Build Your Leaders

Archive for October, 2010

How to Manage Nerves When You Speak

October 31st, 2010

Getting the butterflies to fly in formation. Show me a presenter who isn’t just a little anxious when she or he speaks, and I will show you an ineffective speaker. Cicero, Rome’s brilliant orator, admitted, “I turn pale at the outset of every speech and quake in every limb and in my soul.”  Winston Churchill got nervous before every speech, and even veteran actress Katharine Hepburn was reported to become “a bundle of nerves” before a live performance.

A little anxiety is a good thing when presenting, but a lot of anxiety isn’t. Even over time the fear of speaking publicly doesn’t go away, but great presenters know, as Art Linkletter once said, that you can learn to make the butterflies fly in formation.

I am nervous before every talk and seminar I give. In almost every case, my anxiety is caused by a fear of how I will be judged. “Will they think I am smart?” “Will they give me a good evaluation?” “Will they feel I was worth their investment?”

Communications researcher Michael Motley found that most presenters operate under one of two general attitudes – a communications or performance attitude. Speakers with high anxiety almost always have a performance orientation. They view their audience as critics who are judging how they make their presentation. As a result, these presenters become over-focused on their wording and delivery. Presenters with a communications orientation are less concerned with their performance. Instead, they focus on connecting with and communicating to their audiences.

When I shift my focus from my performance to my audience’s needs, magic happens. Not only does my anxiety cease, I connect more with the group.

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Listening to the Present

October 21st, 2010

Reflecting on what’s happening now. Allow is the message I am now receiving. I am getting it from every side. It’s funny that at the same time I’m studying the Law of Attraction for my next book. Does it really matter what I want? I want to follow God’s will and trust God knows what I need. Allowing means being present; being present means being in the “presence” of God, and God is love.

Where am I, right now? My work? It’s on pause. My writing. On pause, too. The marketing of my latest book. Again, pause. It ain’t ready yet. Allow, Randy. Everything has its own season.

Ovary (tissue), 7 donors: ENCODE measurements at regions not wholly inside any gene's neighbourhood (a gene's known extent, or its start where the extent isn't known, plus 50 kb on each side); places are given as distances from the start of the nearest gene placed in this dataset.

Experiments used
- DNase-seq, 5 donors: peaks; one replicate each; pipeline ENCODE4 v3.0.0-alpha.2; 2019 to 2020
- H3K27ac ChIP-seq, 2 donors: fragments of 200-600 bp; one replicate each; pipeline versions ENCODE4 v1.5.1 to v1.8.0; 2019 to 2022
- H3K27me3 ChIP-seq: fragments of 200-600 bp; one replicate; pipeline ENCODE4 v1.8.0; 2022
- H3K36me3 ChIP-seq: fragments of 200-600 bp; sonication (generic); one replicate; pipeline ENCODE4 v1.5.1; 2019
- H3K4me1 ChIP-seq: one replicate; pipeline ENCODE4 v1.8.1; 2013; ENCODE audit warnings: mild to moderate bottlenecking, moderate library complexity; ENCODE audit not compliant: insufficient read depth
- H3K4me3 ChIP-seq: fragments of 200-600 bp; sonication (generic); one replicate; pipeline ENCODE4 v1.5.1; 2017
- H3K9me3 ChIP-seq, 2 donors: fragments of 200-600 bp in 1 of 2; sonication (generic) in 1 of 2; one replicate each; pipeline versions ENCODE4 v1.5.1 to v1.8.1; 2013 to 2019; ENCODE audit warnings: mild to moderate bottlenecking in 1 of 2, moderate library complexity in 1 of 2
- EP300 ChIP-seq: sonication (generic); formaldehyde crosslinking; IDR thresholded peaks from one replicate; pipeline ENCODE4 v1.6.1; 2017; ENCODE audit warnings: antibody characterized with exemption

How do I want to spend my time? Connecting with God, but how do I connect with God? Doing what I did yesterday. Being with nature. Meditating in the sun. Journaling.

What do I want to focus on in 2010/2010? Travel, trust, and connection over contribution. I want to put a trip on the calendar every three months. I want to trust in the divine order of things. I want to connect with myself, others, and God.

I want to seek God in all I do, and I want to remember: it’s not what I do, it’s being present.

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Transformative Dreams

October 10th, 2010

From dream to reality. I meet regularly with a wonderful dream interpreter and spiritual guide. His name is Joseph Dispenza, and he lives in San Miguel, Mexico (We meet by phone). Joseph helps me make what is unconscious, conscious so that I can make choices in my life.

At the end of 2006, a shift took place in my dreams regarding my relationship to the feminine and to family dynamics. The feminine characters in my dreams changed, and I kept dreaming that my family home had been sold.

“How will this show up in my life?” I asked Joseph, ready for instant results. “We’ll have to see,” Joseph replied. “My teacher taught me that a shift in the unconscious can take up to six months to show up in your conscious life.”

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The End of an Adventure

October 2nd, 2010

A fond farewell. We’re number three on the runway, and within minutes Manhattan appears in my window. There’s Central Park, the Reservoir, and, yes, there’s my apartment. For five months, I was a New Yorker. In truth, I commuted between New York and Asheville, but let’s not split hairs. I did have a New York address. And what an address it was: 240 Central Park South. Pinch me; I still can’t believe my luck.

I’ve loved walking in the park, meeting with clients, cocktailing with friends, and navigating new neighborhoods on the subway. I’ve enjoyed spending time alone. I have been able to soak up the energy of this electric city while remaining grounded.

Living in New York has always been a dream. In fact, when I turned fifty and looked back on my life one of my few regrets was that I had never lived in Manhattan. Fast forward four years. My friend Roy calls. One of his friends is going to France for five months and wants to sublet his apartment. It is a beautiful one-bedroom with views of Columbus Circle, and the price is right. I jump on the opportunity.

The timing couldn’t have been better. I had just broken off a three-year relationship and was reeling. New York offered a lovely diversion, but like most diversions it’s come to an end.

That’s okay. I’m ready. I fly back to Asheville knowing I will return, and when I do, it will be with a different perspective. Like running into a former lover, I can be grateful for the time we shared together, secure in the knowledge that another great adventure awaits just around the next corner.

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